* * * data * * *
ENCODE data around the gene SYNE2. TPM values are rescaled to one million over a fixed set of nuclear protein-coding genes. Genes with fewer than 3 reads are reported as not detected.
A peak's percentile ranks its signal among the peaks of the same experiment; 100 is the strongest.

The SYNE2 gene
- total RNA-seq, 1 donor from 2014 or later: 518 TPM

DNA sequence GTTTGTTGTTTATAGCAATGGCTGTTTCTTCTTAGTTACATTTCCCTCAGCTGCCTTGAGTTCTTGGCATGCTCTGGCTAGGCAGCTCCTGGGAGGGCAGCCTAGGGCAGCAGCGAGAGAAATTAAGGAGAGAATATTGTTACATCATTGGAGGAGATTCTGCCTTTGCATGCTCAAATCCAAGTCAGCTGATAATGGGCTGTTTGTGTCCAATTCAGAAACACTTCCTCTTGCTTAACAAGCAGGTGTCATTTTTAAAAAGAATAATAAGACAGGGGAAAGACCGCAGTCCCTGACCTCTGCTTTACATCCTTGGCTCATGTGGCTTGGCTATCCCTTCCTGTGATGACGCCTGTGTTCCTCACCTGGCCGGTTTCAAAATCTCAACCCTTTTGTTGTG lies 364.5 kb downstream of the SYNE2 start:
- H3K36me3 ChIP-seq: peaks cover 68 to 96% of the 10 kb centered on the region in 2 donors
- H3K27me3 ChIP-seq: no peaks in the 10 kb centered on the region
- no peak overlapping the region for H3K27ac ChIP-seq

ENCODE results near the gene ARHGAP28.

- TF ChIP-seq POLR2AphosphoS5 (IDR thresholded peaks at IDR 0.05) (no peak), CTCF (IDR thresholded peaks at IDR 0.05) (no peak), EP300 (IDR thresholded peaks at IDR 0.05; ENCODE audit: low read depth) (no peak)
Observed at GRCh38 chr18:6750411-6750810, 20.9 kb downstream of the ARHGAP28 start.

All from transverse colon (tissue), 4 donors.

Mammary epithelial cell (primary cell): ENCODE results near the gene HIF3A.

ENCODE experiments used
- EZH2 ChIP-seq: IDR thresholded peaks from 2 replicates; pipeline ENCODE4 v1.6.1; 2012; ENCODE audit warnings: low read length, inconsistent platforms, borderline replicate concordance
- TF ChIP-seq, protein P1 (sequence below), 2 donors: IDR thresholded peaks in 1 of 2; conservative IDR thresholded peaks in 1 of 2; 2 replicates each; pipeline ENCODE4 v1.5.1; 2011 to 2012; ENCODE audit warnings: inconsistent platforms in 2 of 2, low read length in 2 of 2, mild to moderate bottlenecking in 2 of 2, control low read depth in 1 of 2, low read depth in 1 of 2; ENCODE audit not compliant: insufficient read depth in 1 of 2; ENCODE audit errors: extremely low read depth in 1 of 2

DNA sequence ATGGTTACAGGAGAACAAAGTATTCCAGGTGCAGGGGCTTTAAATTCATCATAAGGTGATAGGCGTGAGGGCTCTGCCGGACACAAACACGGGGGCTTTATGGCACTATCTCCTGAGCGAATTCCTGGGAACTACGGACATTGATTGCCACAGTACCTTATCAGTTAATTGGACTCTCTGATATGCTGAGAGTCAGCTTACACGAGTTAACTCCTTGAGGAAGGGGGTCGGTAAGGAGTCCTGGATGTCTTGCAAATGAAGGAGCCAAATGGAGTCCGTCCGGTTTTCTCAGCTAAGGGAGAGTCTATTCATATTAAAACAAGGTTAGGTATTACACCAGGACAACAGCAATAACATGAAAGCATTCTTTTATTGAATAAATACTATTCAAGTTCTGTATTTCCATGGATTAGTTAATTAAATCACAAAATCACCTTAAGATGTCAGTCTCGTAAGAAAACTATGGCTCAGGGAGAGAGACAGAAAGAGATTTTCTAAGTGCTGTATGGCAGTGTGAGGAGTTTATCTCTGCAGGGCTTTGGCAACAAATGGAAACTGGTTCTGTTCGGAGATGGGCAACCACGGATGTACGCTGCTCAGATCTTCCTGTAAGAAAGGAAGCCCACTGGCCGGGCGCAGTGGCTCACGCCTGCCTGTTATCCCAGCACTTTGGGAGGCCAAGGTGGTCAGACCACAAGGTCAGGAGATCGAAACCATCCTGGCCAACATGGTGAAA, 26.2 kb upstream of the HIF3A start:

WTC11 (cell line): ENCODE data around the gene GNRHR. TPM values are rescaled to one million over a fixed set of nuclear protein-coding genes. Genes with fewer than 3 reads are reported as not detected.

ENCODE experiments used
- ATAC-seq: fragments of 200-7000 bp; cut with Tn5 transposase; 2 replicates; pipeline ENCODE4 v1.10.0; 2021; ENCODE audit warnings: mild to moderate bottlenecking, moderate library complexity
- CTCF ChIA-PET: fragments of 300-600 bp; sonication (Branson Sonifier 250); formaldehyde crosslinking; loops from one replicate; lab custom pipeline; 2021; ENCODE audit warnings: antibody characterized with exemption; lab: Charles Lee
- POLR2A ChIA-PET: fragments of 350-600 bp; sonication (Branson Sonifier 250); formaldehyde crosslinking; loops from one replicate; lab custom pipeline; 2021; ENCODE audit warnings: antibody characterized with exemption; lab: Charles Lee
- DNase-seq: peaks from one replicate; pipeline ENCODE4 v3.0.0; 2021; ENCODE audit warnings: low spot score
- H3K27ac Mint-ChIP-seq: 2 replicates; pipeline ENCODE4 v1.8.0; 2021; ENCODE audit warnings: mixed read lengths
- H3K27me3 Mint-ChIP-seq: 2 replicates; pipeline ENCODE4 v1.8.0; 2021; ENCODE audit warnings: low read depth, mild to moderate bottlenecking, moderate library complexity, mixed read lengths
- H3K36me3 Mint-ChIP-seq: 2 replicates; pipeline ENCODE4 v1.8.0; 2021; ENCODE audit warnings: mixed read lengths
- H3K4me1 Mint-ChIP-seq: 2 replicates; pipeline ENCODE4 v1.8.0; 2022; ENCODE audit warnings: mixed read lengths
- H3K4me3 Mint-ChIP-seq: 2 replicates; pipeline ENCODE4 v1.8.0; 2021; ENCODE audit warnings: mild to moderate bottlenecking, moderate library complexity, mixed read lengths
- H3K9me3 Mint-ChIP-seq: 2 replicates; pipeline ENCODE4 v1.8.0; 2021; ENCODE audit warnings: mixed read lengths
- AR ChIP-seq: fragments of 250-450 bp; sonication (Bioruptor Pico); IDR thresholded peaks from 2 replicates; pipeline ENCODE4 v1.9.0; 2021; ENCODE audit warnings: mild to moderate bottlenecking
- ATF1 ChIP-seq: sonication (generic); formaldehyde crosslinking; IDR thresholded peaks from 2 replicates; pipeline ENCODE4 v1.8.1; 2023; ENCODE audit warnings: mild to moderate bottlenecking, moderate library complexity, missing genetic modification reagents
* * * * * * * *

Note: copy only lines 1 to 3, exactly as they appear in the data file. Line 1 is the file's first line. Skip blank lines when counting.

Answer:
ENCODE data around the gene SYNE2. TPM values are rescaled to one million over a fixed set of nuclear protein-coding genes. Genes with fewer than 3 reads are reported as not detected.
A peak's percentile ranks its signal among the peaks of the same experiment; 100 is the strongest.

The SYNE2 gene